These men did not view themselves as bad guys, quite the contrary. But they were also angry. Those of us around then saw that boiling anger in this bumper sticker. 

 

Perhaps the penny that dropped was due to advances in solar energy. We'll never know. But it is probably safe to assume they realized their industry was not going to remain the dominant energy source for as long as they had believed. Each of them would feel the impact personally so they decided to take steps to protect themselves. If there were problems to be handled, they would give the orders.


One of those problems was liability. Their strategic group included attorneys and seasoned geologists and engineers. They knew the risks of doing nothing to fight climate change and they knew the implications for the supply and price of their products.



Did they think about those ordinary people making maybe $10 - $40 an hour who their orders would intentionally place in harm’s way? It seems the risk to their employees was something they were willing to accept as long as they could avoid paying for the consequences.



Liability would be hard to avoid, however. Since the victims did not know the full nature of the risks and injury and death could result from neglect and cost cutting, (to say nothing of the losses to stockholders), they needed a way to immunize themselves from what could amount to enormous damages.



Oil refineries were shut down frequently and refinery ownership was often shuffled between the major players. In a market with a growing demand for gasoline and other petroleum products they all began to cut back on maintenance and upgrades for their refineries. This would save them money in the long run. Knowing most people knew nothing about their business, lying worked when questions were asked.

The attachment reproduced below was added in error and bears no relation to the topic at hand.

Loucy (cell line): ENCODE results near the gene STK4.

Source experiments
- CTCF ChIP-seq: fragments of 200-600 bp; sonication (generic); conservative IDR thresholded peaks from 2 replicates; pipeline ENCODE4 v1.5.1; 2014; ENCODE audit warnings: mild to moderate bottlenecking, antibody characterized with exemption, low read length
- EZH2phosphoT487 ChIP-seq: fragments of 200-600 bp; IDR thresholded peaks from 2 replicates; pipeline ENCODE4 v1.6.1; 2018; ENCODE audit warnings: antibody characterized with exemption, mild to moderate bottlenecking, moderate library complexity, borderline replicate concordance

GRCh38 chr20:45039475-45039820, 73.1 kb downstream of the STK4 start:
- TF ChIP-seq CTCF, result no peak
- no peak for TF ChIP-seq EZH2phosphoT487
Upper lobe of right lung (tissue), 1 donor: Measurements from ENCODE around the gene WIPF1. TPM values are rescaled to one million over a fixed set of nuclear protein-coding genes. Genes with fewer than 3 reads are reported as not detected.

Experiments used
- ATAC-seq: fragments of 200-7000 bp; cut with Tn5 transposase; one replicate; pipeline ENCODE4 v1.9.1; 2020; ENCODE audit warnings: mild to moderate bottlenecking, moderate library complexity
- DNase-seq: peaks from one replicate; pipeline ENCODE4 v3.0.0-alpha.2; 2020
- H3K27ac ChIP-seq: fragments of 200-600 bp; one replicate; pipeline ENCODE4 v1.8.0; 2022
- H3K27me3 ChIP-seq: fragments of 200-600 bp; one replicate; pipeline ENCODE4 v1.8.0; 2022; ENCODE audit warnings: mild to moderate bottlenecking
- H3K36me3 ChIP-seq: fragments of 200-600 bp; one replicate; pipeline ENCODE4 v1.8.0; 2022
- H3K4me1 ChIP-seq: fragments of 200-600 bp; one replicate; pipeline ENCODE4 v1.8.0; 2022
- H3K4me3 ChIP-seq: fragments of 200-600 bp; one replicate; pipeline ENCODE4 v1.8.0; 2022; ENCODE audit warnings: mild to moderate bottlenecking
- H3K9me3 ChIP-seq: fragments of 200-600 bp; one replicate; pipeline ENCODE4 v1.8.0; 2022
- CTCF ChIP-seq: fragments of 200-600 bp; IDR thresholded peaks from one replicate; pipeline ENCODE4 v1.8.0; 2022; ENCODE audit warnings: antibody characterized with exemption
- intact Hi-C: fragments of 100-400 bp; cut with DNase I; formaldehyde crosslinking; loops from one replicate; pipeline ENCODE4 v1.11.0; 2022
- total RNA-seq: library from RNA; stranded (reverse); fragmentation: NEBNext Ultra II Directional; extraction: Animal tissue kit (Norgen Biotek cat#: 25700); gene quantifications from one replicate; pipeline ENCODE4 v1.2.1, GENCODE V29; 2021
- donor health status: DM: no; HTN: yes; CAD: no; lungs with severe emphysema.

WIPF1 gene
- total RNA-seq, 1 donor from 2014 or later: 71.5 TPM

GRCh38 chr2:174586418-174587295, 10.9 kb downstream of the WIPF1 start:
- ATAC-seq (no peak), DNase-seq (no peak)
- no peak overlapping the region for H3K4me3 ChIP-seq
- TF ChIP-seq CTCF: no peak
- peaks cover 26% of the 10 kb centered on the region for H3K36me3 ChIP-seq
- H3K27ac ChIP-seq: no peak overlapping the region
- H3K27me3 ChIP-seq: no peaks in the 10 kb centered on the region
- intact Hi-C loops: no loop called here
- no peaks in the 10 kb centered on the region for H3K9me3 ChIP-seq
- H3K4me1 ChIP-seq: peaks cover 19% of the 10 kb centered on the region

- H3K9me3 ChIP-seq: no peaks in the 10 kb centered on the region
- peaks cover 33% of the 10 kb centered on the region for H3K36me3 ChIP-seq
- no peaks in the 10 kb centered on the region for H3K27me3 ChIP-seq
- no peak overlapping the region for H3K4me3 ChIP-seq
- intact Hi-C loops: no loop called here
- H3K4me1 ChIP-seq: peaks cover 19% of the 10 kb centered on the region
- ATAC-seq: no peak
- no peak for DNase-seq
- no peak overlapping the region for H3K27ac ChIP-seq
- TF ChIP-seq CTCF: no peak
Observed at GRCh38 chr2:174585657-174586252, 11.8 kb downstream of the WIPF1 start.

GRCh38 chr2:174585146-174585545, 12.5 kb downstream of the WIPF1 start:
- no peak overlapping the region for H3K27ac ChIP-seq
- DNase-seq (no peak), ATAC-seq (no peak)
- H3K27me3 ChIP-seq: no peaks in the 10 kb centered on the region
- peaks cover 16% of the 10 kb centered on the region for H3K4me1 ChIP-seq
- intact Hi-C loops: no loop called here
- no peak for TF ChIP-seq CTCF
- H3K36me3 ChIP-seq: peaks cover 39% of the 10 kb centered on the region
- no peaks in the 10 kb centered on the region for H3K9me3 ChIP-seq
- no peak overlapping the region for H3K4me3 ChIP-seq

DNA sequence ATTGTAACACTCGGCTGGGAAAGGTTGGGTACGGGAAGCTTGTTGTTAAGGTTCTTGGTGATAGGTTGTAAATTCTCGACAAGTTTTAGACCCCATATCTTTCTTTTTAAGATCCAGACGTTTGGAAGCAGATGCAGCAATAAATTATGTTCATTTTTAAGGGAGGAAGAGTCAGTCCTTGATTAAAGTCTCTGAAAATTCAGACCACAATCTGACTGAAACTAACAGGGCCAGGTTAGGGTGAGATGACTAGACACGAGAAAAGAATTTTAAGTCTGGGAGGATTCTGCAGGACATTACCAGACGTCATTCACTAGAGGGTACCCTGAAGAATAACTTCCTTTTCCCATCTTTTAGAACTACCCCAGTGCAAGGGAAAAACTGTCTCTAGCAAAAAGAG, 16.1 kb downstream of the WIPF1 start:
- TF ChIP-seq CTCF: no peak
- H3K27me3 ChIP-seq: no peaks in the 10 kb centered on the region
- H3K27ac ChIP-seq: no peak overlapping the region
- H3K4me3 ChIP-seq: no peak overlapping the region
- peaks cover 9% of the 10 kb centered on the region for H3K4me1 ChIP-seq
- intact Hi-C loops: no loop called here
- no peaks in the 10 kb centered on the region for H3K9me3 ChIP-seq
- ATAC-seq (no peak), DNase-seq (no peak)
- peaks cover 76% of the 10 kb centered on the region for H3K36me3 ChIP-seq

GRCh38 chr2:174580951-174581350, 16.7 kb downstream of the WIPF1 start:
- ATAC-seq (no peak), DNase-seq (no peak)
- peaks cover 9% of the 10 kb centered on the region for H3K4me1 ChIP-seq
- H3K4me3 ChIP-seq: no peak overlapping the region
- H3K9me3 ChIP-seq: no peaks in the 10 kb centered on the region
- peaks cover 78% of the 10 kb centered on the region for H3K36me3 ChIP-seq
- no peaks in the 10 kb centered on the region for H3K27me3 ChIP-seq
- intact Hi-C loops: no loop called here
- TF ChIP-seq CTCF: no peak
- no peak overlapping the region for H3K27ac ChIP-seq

Excuses were made about why major incidents kept reoccurring – but the evidence shows they were deliberate falsehoods. They also knew failure to maintain the refineries would lead to more incidents – and explosions and malfunctions can kill people.



Restitution was definitely something to be evaded, and the Exxon Club, and their fellow corporations, successfully avoided being found out by obscuring the records and providing misleading and contradictory statements. 




Greedville – Ticket to Lie Card



For example, the 10,000 clean up workers from the Exxon Valdez, harmed in 1989 have never been fully compensated and Exxon has made health studies difficult. Another stall to keep a precedent from being created. Exxon never followed up on what happened to these people, who trusted Exxon and cleaned up their mess. Exxon applies the same tactics when it comes to the poor residents near refineries. Exxon knew if they had no information nothing could be subpoenaed. The last time someone, not Exxon, tried to contact the clean-up workers most were dead.



Notice the form the Exxon disinformation campaign took. Instead of looking at the impact on air, water and land, and human health, (where damage already could have been proven in many cases), they focused on the impact to the climate, a subject they knew, better than most, was more complex and harder to prove.



It was the best possible approach for their purpose. Using the uncertainties of science and politics they divided possible opposition, stalling so they could take steps to reduce their potential liabilities, which would only increase over time. It would be a long stall focused on ensuring the appearance of forward momentum and increasing the value of their stock.